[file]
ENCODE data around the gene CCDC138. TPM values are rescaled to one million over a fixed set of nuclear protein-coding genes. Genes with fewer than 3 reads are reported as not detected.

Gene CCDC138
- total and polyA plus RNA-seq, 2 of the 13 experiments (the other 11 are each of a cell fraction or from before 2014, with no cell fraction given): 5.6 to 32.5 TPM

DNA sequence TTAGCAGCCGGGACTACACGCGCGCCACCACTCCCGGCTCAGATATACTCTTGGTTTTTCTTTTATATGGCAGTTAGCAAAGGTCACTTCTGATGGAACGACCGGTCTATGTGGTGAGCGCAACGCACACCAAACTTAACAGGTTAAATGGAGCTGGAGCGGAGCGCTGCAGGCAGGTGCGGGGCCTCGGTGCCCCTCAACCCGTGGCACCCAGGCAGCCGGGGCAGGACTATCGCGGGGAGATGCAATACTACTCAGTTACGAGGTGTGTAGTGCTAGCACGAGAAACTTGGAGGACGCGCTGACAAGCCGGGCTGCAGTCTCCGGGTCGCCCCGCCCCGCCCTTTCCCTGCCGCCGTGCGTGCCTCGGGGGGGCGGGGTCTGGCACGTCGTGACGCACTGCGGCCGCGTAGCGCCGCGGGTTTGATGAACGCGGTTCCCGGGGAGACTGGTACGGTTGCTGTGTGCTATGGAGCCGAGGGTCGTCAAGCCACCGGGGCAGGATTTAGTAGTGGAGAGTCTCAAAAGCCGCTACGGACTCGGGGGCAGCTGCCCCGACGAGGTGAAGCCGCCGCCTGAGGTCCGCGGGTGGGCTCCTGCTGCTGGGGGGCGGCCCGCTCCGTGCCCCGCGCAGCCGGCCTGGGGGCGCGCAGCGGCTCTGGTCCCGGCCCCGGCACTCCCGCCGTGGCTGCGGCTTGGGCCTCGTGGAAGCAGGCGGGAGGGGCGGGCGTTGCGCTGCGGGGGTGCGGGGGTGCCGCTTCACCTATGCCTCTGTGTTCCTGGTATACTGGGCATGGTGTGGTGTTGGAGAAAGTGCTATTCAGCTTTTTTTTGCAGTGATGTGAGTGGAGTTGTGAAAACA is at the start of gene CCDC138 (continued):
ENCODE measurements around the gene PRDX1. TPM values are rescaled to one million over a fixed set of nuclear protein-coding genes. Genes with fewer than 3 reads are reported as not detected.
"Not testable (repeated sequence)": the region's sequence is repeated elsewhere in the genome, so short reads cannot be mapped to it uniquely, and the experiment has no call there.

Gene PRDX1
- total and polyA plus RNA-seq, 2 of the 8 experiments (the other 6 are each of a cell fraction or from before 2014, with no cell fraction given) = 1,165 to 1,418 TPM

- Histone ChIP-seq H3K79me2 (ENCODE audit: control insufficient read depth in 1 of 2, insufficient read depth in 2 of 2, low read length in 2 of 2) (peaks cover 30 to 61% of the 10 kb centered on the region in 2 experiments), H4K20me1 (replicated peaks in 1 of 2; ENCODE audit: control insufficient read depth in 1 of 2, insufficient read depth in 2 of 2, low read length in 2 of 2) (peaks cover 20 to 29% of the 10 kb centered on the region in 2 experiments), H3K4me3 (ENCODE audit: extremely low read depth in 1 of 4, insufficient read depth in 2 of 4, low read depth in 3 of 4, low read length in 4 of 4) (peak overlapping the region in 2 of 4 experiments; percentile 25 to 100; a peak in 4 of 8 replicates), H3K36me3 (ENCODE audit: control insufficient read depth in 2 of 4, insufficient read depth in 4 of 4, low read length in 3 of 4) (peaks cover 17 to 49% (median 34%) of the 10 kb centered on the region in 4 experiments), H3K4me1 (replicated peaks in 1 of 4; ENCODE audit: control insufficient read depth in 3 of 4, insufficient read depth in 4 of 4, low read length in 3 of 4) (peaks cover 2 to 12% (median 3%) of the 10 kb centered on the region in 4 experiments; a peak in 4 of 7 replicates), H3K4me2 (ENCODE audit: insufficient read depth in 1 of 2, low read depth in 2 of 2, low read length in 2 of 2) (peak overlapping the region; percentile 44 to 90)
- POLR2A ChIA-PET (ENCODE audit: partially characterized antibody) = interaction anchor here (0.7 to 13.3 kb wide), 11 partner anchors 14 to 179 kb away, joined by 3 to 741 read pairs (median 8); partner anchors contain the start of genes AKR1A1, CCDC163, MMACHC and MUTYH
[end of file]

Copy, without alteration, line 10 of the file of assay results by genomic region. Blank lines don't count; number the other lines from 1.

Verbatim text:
- POLR2A ChIA-PET (ENCODE audit: partially characterized antibody) = interaction anchor here (0.7 to 13.3 kb wide), 11 partner anchors 14 to 179 kb away, joined by 3 to 741 read pairs (median 8); partner anchors contain the start of genes AKR1A1, CCDC163, MMACHC and MUTYH